Expropriations and confiscations, 16 th –20 th Centuries- Expropriations et confiscations, XVI e –XX e siècles
Edited By Luigi Lorenzetti, Michela Barbot and Luca Mocarelli
The papers collected in the present volume suggest that private property is not necessarily the most safeguarded legal model, hence it is not less vulnerable to violation. They construct a close analysis of the most common forms of abuse of private property on record – expropriation, seizure, and confiscation – perpetrated by public authorities. They also seek to define the uneasy, often intricate relation between legal and legitimate. In a perspective of lights and shadows, the role of confiscation and expropriation changes : now seen as powerful instruments of change, now as enduring factors of conservation in the evolution of private ownership rights.
Les droits de propriété sont depuis longtemps au cœur de l’intérêt de diverses disciplines. L’attention des historiens s’est focalisée surtout sur la naissance de la propriété privée et individuelle telle qu’elle a été codifiée dans l’Europe libérale du XIX
Expropriation, Forced Sale, and Compensation : Legal Institutions and Professional Practice in Rome during the Pontificate of Alexander VII Chigi (1655–1667) - Maria Grazia D’Amelio 121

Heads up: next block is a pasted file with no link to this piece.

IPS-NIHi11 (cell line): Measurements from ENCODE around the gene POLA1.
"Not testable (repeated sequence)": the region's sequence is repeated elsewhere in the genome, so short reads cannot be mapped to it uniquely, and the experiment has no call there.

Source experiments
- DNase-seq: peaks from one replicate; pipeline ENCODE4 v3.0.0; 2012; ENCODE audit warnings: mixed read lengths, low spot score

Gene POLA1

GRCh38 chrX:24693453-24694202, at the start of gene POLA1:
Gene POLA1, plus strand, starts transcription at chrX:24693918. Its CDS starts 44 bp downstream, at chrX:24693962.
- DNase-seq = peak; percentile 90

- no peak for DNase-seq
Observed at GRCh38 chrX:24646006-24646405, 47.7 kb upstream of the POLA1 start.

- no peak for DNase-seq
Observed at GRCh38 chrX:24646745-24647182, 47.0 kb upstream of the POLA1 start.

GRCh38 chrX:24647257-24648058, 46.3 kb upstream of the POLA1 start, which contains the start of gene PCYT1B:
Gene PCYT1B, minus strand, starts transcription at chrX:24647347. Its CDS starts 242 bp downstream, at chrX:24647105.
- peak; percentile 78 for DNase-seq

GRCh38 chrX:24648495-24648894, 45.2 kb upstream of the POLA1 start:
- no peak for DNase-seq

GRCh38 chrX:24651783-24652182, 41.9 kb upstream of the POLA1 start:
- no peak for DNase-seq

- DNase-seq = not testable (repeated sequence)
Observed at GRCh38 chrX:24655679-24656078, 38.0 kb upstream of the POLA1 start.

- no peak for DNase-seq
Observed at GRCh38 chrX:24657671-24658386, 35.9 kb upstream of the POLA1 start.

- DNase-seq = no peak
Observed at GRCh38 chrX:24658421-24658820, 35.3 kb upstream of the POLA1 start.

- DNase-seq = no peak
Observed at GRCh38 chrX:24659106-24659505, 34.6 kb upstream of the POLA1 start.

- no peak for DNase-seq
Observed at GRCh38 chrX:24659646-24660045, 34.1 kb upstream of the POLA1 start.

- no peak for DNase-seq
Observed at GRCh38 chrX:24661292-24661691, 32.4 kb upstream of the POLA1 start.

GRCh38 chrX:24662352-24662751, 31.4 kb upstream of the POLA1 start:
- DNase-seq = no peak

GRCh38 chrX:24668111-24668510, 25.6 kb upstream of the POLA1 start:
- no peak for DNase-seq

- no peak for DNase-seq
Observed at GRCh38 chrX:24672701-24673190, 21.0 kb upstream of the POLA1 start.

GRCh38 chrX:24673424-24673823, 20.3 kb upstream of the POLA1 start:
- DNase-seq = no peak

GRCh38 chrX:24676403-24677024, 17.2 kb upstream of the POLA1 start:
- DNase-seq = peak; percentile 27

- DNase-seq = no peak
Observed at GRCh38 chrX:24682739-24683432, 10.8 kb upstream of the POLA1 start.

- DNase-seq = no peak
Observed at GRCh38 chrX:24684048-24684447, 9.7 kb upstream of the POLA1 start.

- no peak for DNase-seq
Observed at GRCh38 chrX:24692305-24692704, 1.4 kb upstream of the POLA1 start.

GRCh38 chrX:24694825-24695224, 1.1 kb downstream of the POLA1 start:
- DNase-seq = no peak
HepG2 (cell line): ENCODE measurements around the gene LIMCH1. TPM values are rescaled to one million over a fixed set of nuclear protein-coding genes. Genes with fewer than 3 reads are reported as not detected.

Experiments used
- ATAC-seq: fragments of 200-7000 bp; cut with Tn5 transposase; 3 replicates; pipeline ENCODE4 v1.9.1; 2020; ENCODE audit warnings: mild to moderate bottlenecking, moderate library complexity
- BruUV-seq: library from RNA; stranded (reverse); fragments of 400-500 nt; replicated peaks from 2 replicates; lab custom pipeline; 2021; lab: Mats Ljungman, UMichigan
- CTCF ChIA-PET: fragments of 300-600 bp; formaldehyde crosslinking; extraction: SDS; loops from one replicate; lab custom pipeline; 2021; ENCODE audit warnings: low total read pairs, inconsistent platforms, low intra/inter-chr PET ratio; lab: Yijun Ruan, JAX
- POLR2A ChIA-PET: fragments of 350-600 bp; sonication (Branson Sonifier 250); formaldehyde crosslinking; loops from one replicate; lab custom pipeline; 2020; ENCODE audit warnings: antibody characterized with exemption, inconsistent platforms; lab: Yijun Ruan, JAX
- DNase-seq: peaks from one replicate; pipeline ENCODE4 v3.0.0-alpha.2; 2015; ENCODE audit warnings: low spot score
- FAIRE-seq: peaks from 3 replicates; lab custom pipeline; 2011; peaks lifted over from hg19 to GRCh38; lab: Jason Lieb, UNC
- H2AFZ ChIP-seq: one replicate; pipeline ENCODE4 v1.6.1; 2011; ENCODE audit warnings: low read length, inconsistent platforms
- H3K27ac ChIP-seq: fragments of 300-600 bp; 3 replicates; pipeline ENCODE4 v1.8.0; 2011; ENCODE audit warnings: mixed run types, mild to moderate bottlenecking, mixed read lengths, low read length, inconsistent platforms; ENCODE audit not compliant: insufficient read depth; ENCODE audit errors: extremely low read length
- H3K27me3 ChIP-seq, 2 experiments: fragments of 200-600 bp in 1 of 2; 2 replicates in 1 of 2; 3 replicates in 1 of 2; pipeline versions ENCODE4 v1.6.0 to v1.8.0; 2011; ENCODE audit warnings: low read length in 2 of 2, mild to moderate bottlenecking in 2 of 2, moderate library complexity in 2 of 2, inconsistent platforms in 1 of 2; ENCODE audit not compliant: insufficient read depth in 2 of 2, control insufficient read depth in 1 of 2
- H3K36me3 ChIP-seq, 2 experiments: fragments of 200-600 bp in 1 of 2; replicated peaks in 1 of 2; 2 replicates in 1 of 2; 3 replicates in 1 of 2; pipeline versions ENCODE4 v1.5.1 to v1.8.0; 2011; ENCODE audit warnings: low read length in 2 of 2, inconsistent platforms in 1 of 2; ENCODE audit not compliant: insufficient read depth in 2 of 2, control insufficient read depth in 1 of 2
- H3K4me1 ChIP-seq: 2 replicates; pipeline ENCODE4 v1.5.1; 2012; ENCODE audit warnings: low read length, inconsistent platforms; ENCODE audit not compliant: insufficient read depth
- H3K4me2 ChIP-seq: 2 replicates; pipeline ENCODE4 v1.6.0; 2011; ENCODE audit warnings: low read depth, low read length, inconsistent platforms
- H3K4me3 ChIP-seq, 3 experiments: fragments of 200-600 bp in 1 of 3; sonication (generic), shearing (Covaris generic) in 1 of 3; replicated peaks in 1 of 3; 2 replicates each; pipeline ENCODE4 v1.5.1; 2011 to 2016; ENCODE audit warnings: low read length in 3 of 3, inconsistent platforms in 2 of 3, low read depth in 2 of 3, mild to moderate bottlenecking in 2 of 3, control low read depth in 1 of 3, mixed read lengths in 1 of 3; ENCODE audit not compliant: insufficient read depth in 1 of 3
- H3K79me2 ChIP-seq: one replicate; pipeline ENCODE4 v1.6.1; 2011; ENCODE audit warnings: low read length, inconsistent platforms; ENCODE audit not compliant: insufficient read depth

Expropriation, Forced Sale, and Compensation : Legal Institutions and Professional Practice in Rome during the Pontificate of Alexander VII Chigi (1655–1667) Maria Grazia D’Amelio* Richard Krautheimer, in his still unsurpassed volume The Rome of Alexander VII (Rome 1987), reconstructed the building activity undertaken by Pope Alex- ander VII (Fabio Chigi, 1599–1667) to bring Rome back to its former glory1. When he became pope in 1655, only a few piazzas of the city had been regular- ized, and only the urban areas developed in the sixteenth century – along the edges of the Campo Marzio, Colonna and Monti quarters – were innervated by streets that were relatively wide and straight. The contrast between monumen- tal edifices and simple housing (domestica) on medieval lots of land was glaring. It is interesting to read the comments of an English traveller, who was shocked by the discrepancy : “There is no other city where the churches, convents and palaces look so noble […] and the other buildings look so poor”2. Comfortable and convenient, ornament and embellishment are terms used repeatedly in documents concerning Chigi building sites. They were used to justify works that redesigned and modernized buildings, straightened and broadened roads, and expanded and regularized piazzas. Significantly, these squares were called hippodromum, theatrum, machina heroica3. * Dedicated to Vera Comoli, whose words are in my heart. I thank Iris Jones for her invalu- able help. 1 Krautheimer Richard, The Rome of Alexander VII, 1655–1667, Princeton/N.J, Prince- ton University Press, 1985, trad. it. Roma di Alessandro VII...
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